The day finally came that we got to have our sonogram to see if the twins were in fact “mo-mo” or not. I felt like I didn’t breathe the entire time I was in there. I cried and was terrified to look so all I did was listen to the technician explaining everything to me. When she said the words, “oh look at that sweet little membrane,” I about passed out. YESSS! They were safe! The tears came even harder and I was so happy that they were separated. We weren’t out of the woods yet but at the very least I didn’t have to worry about them getting tangled in each other.
The first trimester saileddd by, we found out we were having two little girls and I was STUNNED. I swore they were two boys but hey, girls aren’t that bad. I’m not the girliest girl but I think that’s what makes me even more fun. Something that I can teach them is not to be afraid of dirty feet and wild hair every now and then. After hearing we were going to be twin girl parents, we settled in to decorating, prepping all the things we thought we would need and mentally wrapping our brains around managing two babies at once. The entire time I was pregnant I felt like I could still stay in the military for 20 years until retirement. Until they were born…
Before they even turned one, I knew I couldn’t keep serving in the military anymore. At least not as an active duty member. Moments with them were too precious and my job took up way more of my time from them than I was willing to let go of. I had a new purpose now, a new meaning to my life and it was way more important than continuing to serve my country in the same ways I had the 9 years prior to them being born. I had to take a huge step back and realign myself with what I felt in my heart was the right thing to do. Not only for me but for our family. My photography business had been doing really well and I felt so fulfilled doing it. My husband and I talked about my plan to leave active duty for months. I was so scared that I wasn’t making the right decision and that pursuing my dream of being a full-time photographer would in some way hurt our family dynamic. We came up with a solid plan and in March of 2022, we “pulled the trigger”.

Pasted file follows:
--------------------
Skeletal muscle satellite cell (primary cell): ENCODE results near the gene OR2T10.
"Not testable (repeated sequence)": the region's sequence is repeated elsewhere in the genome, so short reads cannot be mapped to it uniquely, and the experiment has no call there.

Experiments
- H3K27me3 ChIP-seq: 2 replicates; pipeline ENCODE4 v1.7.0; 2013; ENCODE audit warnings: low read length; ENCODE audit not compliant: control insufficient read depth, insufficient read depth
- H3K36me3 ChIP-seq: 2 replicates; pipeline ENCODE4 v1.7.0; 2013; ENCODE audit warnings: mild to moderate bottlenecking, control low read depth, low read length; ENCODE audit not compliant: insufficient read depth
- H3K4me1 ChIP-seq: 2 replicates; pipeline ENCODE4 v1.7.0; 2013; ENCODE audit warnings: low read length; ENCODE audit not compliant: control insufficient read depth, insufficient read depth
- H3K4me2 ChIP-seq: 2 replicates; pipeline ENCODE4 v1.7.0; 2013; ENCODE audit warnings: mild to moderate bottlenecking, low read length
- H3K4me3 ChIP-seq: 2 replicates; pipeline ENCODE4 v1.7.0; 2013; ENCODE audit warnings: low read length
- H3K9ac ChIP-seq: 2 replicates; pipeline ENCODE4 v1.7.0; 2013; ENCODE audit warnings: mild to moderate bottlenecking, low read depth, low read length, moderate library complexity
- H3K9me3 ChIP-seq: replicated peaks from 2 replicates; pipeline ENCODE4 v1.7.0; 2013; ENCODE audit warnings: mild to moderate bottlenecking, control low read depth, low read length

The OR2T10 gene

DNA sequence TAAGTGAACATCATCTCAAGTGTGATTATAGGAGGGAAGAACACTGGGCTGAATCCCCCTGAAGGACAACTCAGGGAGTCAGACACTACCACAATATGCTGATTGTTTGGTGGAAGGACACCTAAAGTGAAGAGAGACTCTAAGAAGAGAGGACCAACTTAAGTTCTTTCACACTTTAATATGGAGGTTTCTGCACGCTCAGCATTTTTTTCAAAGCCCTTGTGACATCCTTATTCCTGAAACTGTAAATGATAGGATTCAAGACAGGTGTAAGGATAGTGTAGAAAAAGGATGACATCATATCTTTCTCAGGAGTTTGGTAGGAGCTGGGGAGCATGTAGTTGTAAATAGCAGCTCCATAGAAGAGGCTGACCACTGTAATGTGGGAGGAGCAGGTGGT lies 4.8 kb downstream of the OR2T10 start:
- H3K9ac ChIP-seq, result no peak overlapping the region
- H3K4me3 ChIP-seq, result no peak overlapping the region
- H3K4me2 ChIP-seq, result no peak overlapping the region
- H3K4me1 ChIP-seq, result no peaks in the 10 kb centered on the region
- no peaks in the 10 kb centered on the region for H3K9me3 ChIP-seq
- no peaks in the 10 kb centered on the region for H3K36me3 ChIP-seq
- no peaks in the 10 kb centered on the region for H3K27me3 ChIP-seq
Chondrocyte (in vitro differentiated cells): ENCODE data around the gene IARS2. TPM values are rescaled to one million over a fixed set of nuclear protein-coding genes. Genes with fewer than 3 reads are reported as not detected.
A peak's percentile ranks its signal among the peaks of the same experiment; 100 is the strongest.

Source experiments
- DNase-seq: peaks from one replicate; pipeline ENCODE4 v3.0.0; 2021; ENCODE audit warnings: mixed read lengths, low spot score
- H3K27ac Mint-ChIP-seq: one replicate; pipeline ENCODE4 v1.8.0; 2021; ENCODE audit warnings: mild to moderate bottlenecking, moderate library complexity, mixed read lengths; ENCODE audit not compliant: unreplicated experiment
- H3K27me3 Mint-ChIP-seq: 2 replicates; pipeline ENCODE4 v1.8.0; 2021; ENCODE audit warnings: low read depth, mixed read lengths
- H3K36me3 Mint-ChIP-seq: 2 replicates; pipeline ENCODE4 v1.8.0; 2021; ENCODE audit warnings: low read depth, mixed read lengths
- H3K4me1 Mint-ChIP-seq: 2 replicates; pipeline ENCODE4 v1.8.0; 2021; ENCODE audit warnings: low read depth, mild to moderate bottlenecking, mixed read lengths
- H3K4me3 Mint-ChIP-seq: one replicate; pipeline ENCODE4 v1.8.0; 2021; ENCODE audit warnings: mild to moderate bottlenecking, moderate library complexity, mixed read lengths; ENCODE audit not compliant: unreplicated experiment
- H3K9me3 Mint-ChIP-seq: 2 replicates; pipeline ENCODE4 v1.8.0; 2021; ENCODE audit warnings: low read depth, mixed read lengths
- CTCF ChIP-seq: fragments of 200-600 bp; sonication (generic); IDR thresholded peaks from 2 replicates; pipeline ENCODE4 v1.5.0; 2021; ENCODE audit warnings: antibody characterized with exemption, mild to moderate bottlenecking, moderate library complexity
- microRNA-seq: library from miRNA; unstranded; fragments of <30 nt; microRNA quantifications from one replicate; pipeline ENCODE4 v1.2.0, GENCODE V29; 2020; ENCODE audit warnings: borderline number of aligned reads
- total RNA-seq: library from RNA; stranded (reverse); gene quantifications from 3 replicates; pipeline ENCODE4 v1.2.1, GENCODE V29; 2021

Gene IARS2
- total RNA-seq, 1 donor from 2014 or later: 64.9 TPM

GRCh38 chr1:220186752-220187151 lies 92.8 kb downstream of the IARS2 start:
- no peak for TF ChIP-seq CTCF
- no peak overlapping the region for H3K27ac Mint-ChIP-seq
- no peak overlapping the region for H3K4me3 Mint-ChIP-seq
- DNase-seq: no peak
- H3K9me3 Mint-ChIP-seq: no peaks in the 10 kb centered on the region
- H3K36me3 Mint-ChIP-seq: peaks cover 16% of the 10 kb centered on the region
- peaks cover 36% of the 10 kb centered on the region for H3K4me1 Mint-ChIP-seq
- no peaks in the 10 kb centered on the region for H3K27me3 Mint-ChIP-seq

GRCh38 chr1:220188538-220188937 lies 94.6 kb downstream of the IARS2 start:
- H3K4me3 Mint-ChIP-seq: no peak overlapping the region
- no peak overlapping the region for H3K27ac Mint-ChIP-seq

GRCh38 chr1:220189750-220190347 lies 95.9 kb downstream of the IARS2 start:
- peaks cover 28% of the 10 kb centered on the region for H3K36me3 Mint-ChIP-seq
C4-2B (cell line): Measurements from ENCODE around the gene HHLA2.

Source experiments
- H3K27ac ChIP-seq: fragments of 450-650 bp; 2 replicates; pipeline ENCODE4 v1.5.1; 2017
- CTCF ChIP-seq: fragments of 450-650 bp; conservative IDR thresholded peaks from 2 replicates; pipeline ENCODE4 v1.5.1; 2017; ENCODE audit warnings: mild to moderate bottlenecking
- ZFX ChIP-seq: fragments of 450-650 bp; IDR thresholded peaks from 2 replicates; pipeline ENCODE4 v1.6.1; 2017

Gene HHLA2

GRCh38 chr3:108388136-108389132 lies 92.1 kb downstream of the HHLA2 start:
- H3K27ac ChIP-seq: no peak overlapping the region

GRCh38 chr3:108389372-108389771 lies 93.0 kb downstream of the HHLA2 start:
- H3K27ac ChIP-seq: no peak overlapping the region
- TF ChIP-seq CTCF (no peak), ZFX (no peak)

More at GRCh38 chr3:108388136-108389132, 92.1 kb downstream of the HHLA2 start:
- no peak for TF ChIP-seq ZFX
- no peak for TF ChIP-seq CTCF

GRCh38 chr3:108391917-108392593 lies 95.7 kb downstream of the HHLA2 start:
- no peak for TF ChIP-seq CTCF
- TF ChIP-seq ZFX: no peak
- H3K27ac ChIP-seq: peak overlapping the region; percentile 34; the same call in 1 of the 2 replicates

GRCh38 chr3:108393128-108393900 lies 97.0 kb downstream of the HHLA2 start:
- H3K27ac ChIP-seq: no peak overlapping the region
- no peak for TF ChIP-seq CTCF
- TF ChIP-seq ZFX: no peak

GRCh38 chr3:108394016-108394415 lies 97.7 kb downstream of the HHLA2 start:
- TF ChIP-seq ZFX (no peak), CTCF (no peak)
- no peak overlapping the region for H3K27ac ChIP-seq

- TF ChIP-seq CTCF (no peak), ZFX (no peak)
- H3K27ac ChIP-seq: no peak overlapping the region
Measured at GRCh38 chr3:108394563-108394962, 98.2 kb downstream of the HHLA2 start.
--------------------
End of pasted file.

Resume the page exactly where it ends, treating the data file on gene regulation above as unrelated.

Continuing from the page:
I left active duty service and have been swept away by the love and support from friends, family and most of all my husband. My business is doing well and I can finally say, I am the mother I always wanted to be. I’m growing everyday but most importantly, I’m present. Every moment with them is worth giving up my service to my country. I will forever fulfill my promise to them of never missing a birthday, holiday or life event.
Becoming a mother has been my greatest gift. I wouldn’t have my life any other way and I’m so thankful for it, every single day. They are everything I dreamt of and more.
Thank you so much for joining me here and sharing in this moment with me. I hope that you enjoyed this post. Feel free to share it with friends, family and loved ones you think this may resonate with. I’d love it if you would like this post or even leave a comment below of a snippet of your parenting journey. See you again very soon!